March is International Steel Pen Appreciation Month, in honor of which Dr. Boli has hurriedly scribbled today’s essay with an Esterbrook 048 Falcon.
The text is printed below.
The genre of alternate history is very popular in fiction at the moment. The popularity may be traced to the relative ease of producing interesting results from a simple contrary-to-history premise: What if Horatio Seymour had been elected president instead of Ulysses S. Grant? Simply listing all the things President Grant was responsible for, or might be considered responsible for, gives us a large number of points of difference for our fictional world, which can then be used to inform the actions of the characters. Usually, for the sake of simplicity, the writer takes only one point of departure, and does not pile on multiple contrary-to-history assumptions—as, for example, that Horatio Seymour was elected, and Maryland had joined the Confederacy and been reconstructed after the Civil War, and Artemus Ward recovered from his consumption and eclipsed Mark Twain as America’s most renowned humorist.
So here is a subject for readers to discuss: If, hypothetically, you were to write an alternate-history novel, what would be your one point of departure? What one event where history hung in the balance fascinates you enough to wander down the road not taken?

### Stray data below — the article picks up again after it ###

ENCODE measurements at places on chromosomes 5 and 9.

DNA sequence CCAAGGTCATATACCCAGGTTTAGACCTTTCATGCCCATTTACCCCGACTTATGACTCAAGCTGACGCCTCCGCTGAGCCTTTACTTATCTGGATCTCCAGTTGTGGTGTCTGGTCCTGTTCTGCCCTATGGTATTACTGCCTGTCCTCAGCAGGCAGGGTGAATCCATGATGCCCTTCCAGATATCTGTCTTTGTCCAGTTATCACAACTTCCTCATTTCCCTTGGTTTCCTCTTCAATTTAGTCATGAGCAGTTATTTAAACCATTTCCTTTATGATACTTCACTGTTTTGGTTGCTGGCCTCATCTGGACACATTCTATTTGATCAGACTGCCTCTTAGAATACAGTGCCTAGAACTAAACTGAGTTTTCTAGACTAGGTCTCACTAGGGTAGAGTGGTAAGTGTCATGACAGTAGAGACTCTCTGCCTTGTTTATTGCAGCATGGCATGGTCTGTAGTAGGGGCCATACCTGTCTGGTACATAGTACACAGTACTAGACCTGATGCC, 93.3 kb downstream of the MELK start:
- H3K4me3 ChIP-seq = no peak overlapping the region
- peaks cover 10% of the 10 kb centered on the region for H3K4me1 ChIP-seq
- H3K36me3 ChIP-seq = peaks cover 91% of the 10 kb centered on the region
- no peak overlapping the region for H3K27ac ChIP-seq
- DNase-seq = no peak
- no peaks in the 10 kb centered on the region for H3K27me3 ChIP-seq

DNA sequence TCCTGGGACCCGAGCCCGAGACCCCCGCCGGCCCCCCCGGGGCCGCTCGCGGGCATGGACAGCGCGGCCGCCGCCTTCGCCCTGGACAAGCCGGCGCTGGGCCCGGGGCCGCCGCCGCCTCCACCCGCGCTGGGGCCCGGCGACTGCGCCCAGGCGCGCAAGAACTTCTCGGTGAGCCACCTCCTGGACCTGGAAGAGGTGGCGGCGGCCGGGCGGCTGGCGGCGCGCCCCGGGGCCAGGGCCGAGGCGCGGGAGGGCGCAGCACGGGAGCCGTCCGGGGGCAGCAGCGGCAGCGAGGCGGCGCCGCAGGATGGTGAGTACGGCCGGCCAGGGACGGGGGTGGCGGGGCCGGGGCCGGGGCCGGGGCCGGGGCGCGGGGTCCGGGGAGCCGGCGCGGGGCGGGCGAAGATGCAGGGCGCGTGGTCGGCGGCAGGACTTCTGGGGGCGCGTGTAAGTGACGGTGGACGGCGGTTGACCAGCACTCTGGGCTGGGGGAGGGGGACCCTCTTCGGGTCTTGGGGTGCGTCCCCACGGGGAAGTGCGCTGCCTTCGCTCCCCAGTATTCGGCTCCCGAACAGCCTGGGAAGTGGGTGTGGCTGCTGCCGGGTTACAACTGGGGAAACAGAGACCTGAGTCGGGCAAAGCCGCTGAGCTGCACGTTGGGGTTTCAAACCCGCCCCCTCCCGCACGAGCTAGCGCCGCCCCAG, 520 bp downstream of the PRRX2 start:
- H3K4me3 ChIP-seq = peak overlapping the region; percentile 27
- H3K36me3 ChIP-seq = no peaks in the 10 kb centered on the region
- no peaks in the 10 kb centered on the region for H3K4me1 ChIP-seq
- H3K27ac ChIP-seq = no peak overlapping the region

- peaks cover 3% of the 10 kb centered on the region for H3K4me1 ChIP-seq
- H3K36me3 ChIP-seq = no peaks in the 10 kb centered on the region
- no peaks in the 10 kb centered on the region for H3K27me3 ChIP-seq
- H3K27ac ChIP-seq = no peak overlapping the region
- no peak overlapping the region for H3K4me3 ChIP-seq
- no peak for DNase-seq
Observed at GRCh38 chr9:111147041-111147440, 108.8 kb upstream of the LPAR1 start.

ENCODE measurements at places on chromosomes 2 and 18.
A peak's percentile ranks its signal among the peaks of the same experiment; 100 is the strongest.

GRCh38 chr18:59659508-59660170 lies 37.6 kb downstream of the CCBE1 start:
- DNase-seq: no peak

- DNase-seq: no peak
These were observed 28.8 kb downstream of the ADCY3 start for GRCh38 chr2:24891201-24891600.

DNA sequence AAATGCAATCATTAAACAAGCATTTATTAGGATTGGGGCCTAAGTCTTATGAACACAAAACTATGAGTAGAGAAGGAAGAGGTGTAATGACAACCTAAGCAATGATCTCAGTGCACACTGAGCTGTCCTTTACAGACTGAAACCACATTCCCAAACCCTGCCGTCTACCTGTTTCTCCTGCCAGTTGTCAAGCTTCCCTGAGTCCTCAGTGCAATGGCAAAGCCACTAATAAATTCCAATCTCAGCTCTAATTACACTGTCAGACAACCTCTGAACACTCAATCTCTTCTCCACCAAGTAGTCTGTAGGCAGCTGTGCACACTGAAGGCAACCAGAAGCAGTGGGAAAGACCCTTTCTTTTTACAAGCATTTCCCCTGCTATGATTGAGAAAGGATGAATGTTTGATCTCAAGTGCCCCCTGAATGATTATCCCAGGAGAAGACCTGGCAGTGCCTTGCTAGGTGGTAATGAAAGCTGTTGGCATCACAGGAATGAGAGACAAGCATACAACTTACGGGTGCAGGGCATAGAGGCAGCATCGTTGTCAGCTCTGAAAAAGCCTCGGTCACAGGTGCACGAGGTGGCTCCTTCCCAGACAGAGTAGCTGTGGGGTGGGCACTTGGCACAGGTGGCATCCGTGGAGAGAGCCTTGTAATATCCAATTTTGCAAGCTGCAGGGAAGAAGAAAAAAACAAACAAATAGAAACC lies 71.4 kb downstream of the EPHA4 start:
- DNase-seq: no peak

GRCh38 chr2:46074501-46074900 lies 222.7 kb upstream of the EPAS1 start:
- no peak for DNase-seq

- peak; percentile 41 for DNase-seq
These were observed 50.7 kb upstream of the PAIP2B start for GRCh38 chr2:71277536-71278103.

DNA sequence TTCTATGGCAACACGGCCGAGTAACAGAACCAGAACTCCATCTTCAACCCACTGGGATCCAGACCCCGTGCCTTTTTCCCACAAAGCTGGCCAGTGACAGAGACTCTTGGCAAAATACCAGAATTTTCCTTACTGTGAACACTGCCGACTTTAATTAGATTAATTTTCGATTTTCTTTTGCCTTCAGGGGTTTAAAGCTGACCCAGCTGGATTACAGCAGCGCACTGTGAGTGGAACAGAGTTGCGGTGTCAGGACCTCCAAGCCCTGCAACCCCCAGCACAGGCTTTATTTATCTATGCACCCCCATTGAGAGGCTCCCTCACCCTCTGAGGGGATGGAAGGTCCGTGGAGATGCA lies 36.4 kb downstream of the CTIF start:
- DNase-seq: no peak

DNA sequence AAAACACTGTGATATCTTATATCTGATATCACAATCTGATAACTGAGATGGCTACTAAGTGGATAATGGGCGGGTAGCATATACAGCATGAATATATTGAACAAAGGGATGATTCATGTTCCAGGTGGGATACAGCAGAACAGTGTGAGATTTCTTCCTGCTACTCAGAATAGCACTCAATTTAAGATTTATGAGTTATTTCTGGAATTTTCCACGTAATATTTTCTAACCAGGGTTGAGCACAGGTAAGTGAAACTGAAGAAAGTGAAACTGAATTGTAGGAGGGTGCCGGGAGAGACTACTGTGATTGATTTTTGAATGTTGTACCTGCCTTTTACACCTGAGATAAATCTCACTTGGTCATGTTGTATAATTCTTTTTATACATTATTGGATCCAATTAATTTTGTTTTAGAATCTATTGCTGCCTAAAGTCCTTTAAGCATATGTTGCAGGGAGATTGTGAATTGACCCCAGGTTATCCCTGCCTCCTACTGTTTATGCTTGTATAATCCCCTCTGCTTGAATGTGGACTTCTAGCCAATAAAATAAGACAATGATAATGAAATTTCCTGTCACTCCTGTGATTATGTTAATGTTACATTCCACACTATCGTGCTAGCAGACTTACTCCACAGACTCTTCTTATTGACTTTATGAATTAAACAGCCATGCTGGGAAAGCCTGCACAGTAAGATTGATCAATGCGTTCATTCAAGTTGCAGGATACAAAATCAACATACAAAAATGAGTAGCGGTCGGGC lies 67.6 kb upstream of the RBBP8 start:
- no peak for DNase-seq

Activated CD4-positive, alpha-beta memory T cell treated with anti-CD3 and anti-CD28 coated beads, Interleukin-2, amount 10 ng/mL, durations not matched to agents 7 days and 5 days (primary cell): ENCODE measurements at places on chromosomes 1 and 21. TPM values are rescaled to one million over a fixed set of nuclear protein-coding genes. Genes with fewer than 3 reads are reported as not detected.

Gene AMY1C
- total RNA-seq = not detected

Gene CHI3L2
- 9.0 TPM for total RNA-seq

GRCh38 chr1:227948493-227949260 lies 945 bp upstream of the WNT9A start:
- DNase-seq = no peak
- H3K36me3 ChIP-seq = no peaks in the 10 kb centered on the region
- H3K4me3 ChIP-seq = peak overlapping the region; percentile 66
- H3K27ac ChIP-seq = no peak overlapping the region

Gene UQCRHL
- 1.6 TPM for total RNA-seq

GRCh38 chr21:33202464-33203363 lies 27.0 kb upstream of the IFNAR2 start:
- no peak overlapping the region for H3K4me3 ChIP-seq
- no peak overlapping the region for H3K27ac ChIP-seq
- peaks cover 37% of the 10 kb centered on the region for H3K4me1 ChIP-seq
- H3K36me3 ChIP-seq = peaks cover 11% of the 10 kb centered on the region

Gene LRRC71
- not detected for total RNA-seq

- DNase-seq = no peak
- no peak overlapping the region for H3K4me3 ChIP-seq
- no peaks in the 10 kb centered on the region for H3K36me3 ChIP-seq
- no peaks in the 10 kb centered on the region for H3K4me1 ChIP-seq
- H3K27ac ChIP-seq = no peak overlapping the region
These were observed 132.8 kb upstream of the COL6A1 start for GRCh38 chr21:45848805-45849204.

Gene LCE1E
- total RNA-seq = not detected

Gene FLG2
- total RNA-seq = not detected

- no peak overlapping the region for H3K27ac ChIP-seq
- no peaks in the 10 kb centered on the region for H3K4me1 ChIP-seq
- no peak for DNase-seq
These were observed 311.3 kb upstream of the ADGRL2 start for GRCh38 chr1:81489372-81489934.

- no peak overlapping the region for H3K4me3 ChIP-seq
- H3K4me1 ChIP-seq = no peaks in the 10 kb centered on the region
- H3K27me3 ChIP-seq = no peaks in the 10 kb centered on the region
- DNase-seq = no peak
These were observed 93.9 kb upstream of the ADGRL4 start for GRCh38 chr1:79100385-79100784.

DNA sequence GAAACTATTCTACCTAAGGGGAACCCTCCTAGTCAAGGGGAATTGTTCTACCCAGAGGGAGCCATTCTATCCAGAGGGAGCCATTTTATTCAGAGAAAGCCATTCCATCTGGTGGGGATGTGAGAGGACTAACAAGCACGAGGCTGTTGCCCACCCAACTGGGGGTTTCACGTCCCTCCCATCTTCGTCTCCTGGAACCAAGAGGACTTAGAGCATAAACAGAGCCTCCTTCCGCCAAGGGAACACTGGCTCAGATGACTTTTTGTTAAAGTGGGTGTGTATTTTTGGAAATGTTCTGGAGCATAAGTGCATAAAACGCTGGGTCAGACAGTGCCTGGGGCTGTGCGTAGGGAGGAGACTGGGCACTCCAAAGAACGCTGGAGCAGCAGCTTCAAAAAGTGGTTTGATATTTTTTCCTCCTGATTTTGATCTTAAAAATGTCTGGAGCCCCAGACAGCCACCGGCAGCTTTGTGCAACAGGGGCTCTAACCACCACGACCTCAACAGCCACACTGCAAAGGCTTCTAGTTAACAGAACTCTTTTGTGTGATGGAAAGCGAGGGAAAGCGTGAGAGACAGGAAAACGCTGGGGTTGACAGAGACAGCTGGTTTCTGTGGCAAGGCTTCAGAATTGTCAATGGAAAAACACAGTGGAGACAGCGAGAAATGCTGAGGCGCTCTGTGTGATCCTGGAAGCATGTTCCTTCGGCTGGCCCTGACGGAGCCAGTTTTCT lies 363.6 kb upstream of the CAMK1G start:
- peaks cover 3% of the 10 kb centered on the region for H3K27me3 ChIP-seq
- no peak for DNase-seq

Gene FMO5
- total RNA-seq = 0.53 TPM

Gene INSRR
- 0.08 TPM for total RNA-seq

Dr. Boli will start the discussion by offering his own suggestion: he would take the marriage of Charlemagne with the Byzantine Empress Irene, which very nearly happened, but not quite. What would the world have been like if the revived Roman Empire in the West had been united in that way to the ancient Roman Empire in the East? It is easy to imagine a world in which the Renaissance came half a millennium early and everyone got flying cars by 1700. It seems quite likely that some other novelist has taken this as a point of departure: if it fascinates Dr. Boli, it must have the power to fascinate someone else as well. But it is a big enough break with actual history that there is room for us all to speculate and come up with wildly different results.
Now it is your turn. Imagine you are writing an alternate-history novel. What is your point of departure, and what do you think might have been the interesting results if history had gone the other way? (Dr. Boli is aware that some of his readers are accomplished novelists, so he will also be very happy with a response that says “I have written an alternate-history novel, and this is what happened in it.”)